By now we’ve all heard the phrase quiet quitting. It’s had a viral moment recently, in the context of a wide array of shifting workplace norms and worker attitudes in the wake of the pandemic. Quiet quitting refers to a situation where a worker does the work required of them and nothing more. They aren’t striving for advancement. Nor are they looking to get fired. They just…do their jobs.
Only in a world where work-life balance is so skewed and hustle culture is so prominent could this banal practice generate so much press and, indeed, controversy. After all, as some on social media thoughtfully pointed out, isn’t quiet quitting just “having boundaries?”
Boundaries and the 9 to 5
For those of us in academia, quiet quitting seems like a fantasy, one that we imagine might be possible in the 9 to 5 workplace. As a coach and as a prof, I’ve often heard people “wish” for the kind of job they could leave behind at 5pm and forget about on evenings and weekends. I’ve had this thought myself. Of course, this isn’t the norm in most workplaces, as the discourse around quiet quitting proves.
Still, I think many academics would maintain that quiet quitting simply isn’t possible in today’s academic workplace. Academic hustle culture is strong. We’re conditioned to make up for institutional failures with individual sacrifices. And we’re steeped in a scarcity/crisis narrative that fosters competition and the belief that we always have to be doing more.
In this context, it’s easy to understand why many fantasize about having the kind of job you don’t take home with you. Paradoxically, though, the very thing that draws people to the academy and keeps them there is a sincere belief that their work is their life: it’s a meaningful vocation, an identity, the thing they’re meant to do.
What would quiet quitting look like in the university?
Is it possible to reconcile these tensions? People have a clear desire for more balance in their lives. Yet, the neoliberal university coupled with the idea of academic work as a calling makes it difficult to imagine the university as a place where you “work to live.”
Indeed, those who appear to have that attitude are often derided. Folks who just “do their job and go home” are not seen as dedicated, collegial, or productive. When I speak with clients who want to set better boundaries at work, they often fear that they’ll become (or be seen as) “that guy.”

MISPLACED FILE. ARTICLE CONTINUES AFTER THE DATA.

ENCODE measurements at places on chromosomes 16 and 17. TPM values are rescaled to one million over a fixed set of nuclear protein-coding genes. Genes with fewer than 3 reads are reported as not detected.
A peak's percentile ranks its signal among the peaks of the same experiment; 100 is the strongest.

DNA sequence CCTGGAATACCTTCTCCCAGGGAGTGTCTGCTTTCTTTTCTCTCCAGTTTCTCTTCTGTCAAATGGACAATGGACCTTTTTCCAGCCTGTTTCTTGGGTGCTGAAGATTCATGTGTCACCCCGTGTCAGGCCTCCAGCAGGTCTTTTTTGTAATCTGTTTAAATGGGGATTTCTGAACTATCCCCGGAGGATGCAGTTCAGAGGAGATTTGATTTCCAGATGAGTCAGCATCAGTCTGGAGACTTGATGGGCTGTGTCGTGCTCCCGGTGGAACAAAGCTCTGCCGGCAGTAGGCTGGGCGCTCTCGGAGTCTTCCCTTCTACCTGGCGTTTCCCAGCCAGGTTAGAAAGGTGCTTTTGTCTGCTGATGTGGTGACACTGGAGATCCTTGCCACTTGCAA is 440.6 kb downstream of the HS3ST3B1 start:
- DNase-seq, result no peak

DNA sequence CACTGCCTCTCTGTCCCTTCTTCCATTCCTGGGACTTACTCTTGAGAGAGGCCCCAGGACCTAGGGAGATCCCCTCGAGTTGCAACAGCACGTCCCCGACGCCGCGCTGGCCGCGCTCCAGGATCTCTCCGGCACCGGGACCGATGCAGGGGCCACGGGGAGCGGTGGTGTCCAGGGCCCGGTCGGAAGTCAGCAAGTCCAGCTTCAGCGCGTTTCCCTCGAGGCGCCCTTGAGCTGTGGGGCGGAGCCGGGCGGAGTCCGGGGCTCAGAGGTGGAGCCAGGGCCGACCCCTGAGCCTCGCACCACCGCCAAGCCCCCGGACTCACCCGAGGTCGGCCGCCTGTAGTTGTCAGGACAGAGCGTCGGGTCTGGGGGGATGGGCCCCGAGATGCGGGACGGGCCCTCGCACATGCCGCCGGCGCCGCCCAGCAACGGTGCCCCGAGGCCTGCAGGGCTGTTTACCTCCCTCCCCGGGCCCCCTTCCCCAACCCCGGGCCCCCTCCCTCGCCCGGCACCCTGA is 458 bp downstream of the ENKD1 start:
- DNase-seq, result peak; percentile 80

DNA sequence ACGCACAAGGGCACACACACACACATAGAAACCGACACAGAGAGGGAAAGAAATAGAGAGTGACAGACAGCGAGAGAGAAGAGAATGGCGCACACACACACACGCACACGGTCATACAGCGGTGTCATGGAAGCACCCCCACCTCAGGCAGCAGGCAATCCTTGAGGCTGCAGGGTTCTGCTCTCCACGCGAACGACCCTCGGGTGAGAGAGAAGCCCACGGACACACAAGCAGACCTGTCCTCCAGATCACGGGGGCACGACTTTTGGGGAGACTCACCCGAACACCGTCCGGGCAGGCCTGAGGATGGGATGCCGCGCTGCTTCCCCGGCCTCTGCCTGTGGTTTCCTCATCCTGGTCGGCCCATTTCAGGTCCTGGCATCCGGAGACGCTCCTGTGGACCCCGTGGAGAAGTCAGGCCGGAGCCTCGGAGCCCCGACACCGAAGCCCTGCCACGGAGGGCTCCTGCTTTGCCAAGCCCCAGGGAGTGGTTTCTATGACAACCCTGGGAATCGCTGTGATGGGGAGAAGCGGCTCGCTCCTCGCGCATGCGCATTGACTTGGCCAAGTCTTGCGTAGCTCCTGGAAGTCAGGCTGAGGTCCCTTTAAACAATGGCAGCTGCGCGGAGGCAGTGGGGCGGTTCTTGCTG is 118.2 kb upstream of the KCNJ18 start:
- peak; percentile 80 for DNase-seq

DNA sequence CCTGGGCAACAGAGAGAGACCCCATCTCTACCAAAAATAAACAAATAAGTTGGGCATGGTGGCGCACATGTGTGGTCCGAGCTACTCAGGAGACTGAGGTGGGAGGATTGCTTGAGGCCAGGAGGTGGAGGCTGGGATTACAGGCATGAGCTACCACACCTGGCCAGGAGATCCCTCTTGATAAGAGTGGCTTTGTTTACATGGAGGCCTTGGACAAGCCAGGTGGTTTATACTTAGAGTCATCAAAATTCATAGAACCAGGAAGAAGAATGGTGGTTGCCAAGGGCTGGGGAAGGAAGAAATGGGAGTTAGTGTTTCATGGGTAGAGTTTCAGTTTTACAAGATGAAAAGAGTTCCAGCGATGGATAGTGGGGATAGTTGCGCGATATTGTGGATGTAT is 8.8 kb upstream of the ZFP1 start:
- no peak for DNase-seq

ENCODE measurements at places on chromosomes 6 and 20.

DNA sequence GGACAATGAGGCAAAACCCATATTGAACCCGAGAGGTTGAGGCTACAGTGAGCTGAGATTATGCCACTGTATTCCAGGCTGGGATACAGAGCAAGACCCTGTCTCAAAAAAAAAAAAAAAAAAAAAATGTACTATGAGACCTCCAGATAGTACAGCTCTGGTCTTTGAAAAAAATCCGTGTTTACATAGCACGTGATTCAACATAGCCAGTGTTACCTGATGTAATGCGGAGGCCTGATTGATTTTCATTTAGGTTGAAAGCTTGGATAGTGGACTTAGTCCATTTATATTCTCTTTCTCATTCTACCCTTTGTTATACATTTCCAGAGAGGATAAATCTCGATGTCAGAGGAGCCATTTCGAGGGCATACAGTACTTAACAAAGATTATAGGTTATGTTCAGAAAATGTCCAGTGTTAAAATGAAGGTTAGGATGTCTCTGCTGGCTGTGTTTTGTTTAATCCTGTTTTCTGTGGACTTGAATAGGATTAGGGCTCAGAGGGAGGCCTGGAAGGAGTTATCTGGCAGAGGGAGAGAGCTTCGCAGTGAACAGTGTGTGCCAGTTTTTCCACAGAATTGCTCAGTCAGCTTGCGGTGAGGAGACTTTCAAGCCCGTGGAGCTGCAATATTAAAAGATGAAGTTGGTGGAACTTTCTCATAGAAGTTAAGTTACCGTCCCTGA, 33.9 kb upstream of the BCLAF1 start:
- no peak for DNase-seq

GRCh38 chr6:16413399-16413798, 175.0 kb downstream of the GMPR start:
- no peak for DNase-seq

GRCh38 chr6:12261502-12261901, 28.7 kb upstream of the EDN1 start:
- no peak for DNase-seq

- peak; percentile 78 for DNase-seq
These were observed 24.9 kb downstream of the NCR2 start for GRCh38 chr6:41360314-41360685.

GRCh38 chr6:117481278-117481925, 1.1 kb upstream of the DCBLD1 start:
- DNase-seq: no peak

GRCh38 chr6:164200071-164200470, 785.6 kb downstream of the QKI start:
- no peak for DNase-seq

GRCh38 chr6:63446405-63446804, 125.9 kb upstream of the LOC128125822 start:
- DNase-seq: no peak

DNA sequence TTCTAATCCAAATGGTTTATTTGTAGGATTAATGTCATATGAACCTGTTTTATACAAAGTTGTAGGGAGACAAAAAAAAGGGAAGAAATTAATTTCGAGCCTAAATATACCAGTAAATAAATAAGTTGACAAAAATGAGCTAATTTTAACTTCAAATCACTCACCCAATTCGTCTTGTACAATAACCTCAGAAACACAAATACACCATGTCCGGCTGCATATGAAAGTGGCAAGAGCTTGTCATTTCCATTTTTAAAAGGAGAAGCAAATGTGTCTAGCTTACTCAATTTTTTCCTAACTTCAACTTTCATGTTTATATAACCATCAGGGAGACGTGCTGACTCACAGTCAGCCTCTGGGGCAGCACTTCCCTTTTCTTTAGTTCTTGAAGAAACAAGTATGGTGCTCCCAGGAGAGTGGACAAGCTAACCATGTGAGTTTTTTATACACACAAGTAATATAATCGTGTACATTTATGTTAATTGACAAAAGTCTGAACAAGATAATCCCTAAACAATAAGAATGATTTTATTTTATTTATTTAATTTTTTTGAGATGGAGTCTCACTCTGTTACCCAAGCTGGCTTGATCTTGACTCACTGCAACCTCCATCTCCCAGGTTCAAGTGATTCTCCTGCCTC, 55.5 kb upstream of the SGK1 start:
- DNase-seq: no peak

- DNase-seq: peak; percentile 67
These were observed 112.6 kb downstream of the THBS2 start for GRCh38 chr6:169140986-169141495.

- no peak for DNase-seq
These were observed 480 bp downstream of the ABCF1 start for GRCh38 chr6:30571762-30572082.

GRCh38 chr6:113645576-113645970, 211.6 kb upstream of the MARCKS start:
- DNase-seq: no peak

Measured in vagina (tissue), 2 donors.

In other words, there are quiet quitters or “work-to-livers” among us in the academy, and there always have been. But they’ve never been presented as role models. Is it possible that this will start to shift?
Anecdotally, it does seem as though academics are starting to question whether their jobs truly are their identities. Many are realizing that the institution feels little loyalty toward them, no matter how hard they work. The mental and physical toll of overwork and burnout is becoming more apparent and more openly discussed.
Should you quiet quit?
Regular readers of this blog will know that I strongly believe in boundaries and the need to say no. I don’t think setting a few boundaries and lightening your overall workload amount to quiet quitting. However, it might feel that way in a context where excessive work is the norm.
I would say this: if you feel like work has taken over too much of your life, or that you’re burnt out, or that you’re neglecting your health, your family, your friends, or any other part of your life that you value, you should consider whether there are any aspects of your job that you could set better boundaries around or even quietly quit.
For example, not every committee that you’re on requires you to go above and beyond. Sometimes just showing up and doing your share is enough. Not every class needs a complete refresh each year. It’s ok to teach the same syllabus a few times before updating it.
I know the pressure to overachieve is immense. Grad students, adjuncts, and pre-tenure faculty might not feel able to resist overwork. For that reason, it’s all the more important that those of us with tenure don’t keep raising the bar through our own behaviour. Can we model a gentler, slower, more balanced academic life? Can we start to change what we value as evidence of a successful academic career? Is it possible to reward or laud those who show up as whole people, rather than the overworked academic robots we’re incentivizing now?
At least, let the quiet quitters be
These days, I spend as much time thinking about what I won’t do at work as I do planning what I will. This is because I know how easy it is to get pulled into too many projects and commitments. I suspect that to some, my refusal to overwork looks like checking out. Maybe I’m “that guy” now.
My own changing attitude to work, as well as the conversation about quiet quitting, has led me to challenge my own perceptions about colleagues who just seem to do their jobs and go home. Those who work to live in the university are modelling an alternative. It won’t appeal to everyone, and there are those who love to “live to work.” Dispensing with negative judgments of academia’s quiet quitters is a decent baby step toward de-normalizing academic grind culture.